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dc.contributor.authorHowell, Kateen
dc.contributor.authorWeinert, Lucyen
dc.contributor.authorChaudhuri, Roy Ren
dc.contributor.authorLuan, Shiluen
dc.contributor.authorMaskell, Sarahen
dc.contributor.authorCorander, Jukkaen
dc.contributor.authorHarris, Daviden
dc.contributor.authorAngen, Øysteinen
dc.contributor.authorVirginia, Aragonen
dc.contributor.authorBensaid, Alberten
dc.contributor.authorWilliamson, Susanna Men
dc.contributor.authorParkhill, Julianen
dc.contributor.authorLangford, Paul Ren
dc.contributor.authorRycroft, Andrew Nen
dc.contributor.authorWren, Brendan Wen
dc.contributor.authorHolden, Matthew Ten
dc.contributor.authorTucker, Alexanderen
dc.contributor.authorMaskell, Duncanen
dc.identifier.citationBMC Genomics 2014, 15:1179 doi:10.1186/1471-2164-15-1179en
dc.description.abstractBackground: Haemophilus parasuis is the etiologic agent of Glässer’s disease in pigs and causes devastating losses to the farming industry. Whilst some hyper-virulent isolates have been described, the relationship between genetics and disease outcome has been only partially established. In particular, there is weak correlation between serovar and disease phenotype. We sequenced the genomes of 212 isolates of H. parasuis and have used this to describe the pan-genome and to correlate this with clinical and carrier status, as well as with serotype. Results: Recombination and population structure analyses identified five groups with very high rates of recombination, separated into two clades of H. parasuis with no signs of recombination between them. We used genome-wide association methods including discriminant analysis of principal components (DAPC) and generalised linear modelling (glm) to look for genetic determinants of this population partition, serovar and pathogenicity. We were able to identify genes from the accessory genome that were significantly associated with phenotypes such as potential serovar specific genes including capsule genes, and 48 putative virulence factors that were significantly different between the clinical and non-clinical isolates. We also show that the presence of many previously suggested virulence factors is not an appropriate marker of virulence. Conclusions: These genes will inform the generation of new molecular diagnostics and vaccines, and refinement of existing typing schemes and show the importance of the accessory genome of a diverse species when investigating the relationship between genotypes and phenotypes.
dc.description.sponsorshipWe thank several people for their valued help with this study, these include: Patrick Blackall of the University of Queensland, Australia for the provision of copies of the Australian reference strain set; Gemma Murray for the use of the R script that allowed us to analyze the COG functional groups of the homology groups; Simon Harris for the useful discussion about Gubbins and the issues surrounding the prediction of recombination; Feifei Shen for assistance in the purification and DNA preparation of the isolates that were sent for sequencing; Brian Hunt, Jon Rogers and Sarah Howie of the Animal Health and Veterinary Laboratories Agency for collection and biochemical profiling of UK isolates; and TJ McKinley for his advice on the statistical analysis. This work was supported by a BPEX PhD studentship and a Longer and Larger (LoLa) grant from the Biotechnology and Biological Sciences Research Council (grant numbers BB/G020744/1, BB/G019177/1, BB/G019274/1 and BB/G003203/1), the UK Department for Environment, Food and Rural Affairs and Zoetis, awarded to the Bacterial Respiratory Diseases of Pigs-1 Technology (BRaDP1T) consortium. The funders had no role in study design, data collection and analysis, decision to publish, or preparation of the manuscript. List of consortium members: University of Cambridge: Duncan J. Maskell, Alexander W. (Dan) Tucker, Sarah E. Peters, Lucy A.Weinert, Jinhong (Tracy) Wang, Shi-Lu Luan, §Roy R. Chaudhuri. § Present address: Department of Molecular Biology and Biotechnology, University of Sheffield, Firth Court, Western Bank, Sheffield, S10 2TN, UK. Royal Veterinary College: Andrew N. Rycroft, Gareth A. Maglennon, Dominic Matthews. Imperial College London: Paul R. Langford, Janine T. Bossé, Yanwen Li. London School of Hygiene and Tropical Medicine: Brendan W. Wren, Jon Cuccui, Vanessa S. Terra.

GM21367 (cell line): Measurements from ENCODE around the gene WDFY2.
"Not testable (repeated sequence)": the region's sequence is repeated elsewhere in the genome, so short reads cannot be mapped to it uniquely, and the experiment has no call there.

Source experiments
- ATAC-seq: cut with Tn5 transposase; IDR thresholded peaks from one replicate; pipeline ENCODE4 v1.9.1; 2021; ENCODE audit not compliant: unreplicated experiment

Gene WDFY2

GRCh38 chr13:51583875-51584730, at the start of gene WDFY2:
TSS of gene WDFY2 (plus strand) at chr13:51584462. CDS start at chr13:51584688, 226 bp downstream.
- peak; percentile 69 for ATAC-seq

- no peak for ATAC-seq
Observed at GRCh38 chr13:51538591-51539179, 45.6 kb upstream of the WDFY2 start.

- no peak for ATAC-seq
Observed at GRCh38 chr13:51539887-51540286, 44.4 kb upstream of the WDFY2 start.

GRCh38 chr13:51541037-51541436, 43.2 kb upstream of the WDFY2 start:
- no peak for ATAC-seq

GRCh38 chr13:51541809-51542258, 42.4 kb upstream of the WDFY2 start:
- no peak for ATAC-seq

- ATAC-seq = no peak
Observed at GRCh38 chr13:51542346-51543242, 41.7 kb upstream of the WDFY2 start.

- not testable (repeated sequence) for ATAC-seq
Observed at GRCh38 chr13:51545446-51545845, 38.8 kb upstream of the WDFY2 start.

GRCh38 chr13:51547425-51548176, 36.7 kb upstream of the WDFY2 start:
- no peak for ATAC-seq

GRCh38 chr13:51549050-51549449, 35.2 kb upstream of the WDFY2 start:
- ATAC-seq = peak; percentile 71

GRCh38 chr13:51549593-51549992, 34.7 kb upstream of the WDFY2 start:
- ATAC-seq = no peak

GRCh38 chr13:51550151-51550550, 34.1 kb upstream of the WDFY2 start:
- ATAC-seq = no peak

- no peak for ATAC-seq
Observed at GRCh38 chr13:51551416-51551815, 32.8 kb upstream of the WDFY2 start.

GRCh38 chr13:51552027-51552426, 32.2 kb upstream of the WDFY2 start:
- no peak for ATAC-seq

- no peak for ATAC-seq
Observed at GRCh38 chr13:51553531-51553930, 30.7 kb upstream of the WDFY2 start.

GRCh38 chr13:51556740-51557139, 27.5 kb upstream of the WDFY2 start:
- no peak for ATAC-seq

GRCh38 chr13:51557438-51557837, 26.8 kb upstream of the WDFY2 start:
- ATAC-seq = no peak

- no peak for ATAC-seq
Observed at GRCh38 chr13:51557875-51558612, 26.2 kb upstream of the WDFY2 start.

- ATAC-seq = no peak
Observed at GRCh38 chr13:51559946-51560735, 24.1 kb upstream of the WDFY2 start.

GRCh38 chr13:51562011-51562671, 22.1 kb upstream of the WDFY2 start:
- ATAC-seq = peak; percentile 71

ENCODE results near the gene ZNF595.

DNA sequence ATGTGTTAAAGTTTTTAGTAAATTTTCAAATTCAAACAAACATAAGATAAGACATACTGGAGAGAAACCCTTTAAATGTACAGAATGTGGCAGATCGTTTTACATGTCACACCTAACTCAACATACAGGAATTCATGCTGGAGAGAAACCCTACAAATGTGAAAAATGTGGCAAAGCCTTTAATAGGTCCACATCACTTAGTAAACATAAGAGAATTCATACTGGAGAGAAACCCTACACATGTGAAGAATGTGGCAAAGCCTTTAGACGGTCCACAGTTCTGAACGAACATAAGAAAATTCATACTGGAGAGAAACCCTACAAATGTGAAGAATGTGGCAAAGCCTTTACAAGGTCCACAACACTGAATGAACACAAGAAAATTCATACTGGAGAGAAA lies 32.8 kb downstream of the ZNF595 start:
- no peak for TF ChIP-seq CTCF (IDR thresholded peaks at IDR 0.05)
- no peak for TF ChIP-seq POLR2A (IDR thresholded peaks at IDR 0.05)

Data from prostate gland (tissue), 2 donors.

dc.publisherBioMed Central
dc.rightsAttribution 2.0 UK: England & Wales*
dc.subjectGenome wide association studyen
dc.subjectVirulence factorsen
dc.subjectPopulation structureen
dc.subjectHaemophilus parasuisen
dc.titleThe use of genome wide association methods to investigate pathogenicity, population structure and serovar in Haemophilus parasuisen
dc.description.versionThis is the published version, available at BMC Genomics 2014, 15:1179 doi: 10.1186/1471-2164-15-1179en
prism.publicationNameBMC Genomicsen
dc.contributor.orcidWeinert, Lucy [0000-0002-9279-6012]
dc.contributor.orcidParkhill, Julian [0000-0002-7069-5958]
dc.contributor.orcidTucker, Alexander [0000-0003-0062-0843]
dc.contributor.orcidMaskell, Duncan [0000-0002-5065-653X]
rioxxterms.typeJournal Article/Reviewen
pubs.funder-project-idBBSRC (BB/G019274/1)

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Attribution 2.0 UK: England & Wales
Except where otherwise noted, this item's licence is described as Attribution 2.0 UK: England & Wales